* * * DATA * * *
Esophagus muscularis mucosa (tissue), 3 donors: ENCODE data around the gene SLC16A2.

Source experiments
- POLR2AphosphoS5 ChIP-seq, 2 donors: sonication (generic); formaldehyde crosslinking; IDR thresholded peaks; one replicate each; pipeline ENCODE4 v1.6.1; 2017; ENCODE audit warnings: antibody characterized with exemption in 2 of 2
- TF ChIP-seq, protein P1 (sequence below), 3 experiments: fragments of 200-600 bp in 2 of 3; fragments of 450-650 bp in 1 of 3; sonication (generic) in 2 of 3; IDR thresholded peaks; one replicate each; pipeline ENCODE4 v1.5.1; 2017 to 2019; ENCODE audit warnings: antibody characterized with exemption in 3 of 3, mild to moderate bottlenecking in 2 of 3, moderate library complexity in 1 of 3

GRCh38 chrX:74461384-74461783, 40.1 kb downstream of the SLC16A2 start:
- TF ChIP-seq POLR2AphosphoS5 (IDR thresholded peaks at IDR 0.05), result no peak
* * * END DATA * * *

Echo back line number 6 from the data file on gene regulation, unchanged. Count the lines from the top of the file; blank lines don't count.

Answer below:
- TF ChIP-seq POLR2AphosphoS5 (IDR thresholded peaks at IDR 0.05), result no peak